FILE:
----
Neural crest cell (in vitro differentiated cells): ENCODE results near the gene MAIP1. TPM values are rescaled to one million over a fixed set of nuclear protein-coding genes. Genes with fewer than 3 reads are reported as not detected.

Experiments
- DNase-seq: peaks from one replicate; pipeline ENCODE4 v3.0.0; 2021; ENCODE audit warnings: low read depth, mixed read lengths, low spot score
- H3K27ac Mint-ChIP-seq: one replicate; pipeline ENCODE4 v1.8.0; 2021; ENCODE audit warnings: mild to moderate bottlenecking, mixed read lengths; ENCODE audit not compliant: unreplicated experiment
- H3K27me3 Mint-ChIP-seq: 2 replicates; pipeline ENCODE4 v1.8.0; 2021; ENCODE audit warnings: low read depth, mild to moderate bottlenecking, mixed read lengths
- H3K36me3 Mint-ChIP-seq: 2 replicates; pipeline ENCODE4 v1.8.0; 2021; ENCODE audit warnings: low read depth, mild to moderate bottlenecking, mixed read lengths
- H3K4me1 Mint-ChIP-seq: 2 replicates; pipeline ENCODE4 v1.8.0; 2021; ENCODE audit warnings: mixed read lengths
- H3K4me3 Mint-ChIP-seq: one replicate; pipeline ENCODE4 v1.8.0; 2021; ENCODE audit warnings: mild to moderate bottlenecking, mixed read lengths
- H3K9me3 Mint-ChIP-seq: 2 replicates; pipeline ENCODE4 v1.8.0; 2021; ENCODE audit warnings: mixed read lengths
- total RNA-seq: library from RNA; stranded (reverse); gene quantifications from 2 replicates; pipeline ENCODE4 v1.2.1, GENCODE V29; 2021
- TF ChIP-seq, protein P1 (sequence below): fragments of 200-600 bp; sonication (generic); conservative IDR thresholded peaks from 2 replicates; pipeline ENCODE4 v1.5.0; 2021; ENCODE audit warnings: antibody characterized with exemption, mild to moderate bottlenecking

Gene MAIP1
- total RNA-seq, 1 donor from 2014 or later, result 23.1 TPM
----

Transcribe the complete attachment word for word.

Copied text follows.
Neural crest cell (in vitro differentiated cells): ENCODE results near the gene MAIP1. TPM values are rescaled to one million over a fixed set of nuclear protein-coding genes. Genes with fewer than 3 reads are reported as not detected.

Experiments
- DNase-seq: peaks from one replicate; pipeline ENCODE4 v3.0.0; 2021; ENCODE audit warnings: low read depth, mixed read lengths, low spot score
- H3K27ac Mint-ChIP-seq: one replicate; pipeline ENCODE4 v1.8.0; 2021; ENCODE audit warnings: mild to moderate bottlenecking, mixed read lengths; ENCODE audit not compliant: unreplicated experiment
- H3K27me3 Mint-ChIP-seq: 2 replicates; pipeline ENCODE4 v1.8.0; 2021; ENCODE audit warnings: low read depth, mild to moderate bottlenecking, mixed read lengths
- H3K36me3 Mint-ChIP-seq: 2 replicates; pipeline ENCODE4 v1.8.0; 2021; ENCODE audit warnings: low read depth, mild to moderate bottlenecking, mixed read lengths
- H3K4me1 Mint-ChIP-seq: 2 replicates; pipeline ENCODE4 v1.8.0; 2021; ENCODE audit warnings: mixed read lengths
- H3K4me3 Mint-ChIP-seq: one replicate; pipeline ENCODE4 v1.8.0; 2021; ENCODE audit warnings: mild to moderate bottlenecking, mixed read lengths
- H3K9me3 Mint-ChIP-seq: 2 replicates; pipeline ENCODE4 v1.8.0; 2021; ENCODE audit warnings: mixed read lengths
- total RNA-seq: library from RNA; stranded (reverse); gene quantifications from 2 replicates; pipeline ENCODE4 v1.2.1, GENCODE V29; 2021
- TF ChIP-seq, protein P1 (sequence below): fragments of 200-600 bp; sonication (generic); conservative IDR thresholded peaks from 2 replicates; pipeline ENCODE4 v1.5.0; 2021; ENCODE audit warnings: antibody characterized with exemption, mild to moderate bottlenecking

Gene MAIP1
- total RNA-seq, 1 donor from 2014 or later, result 23.1 TPM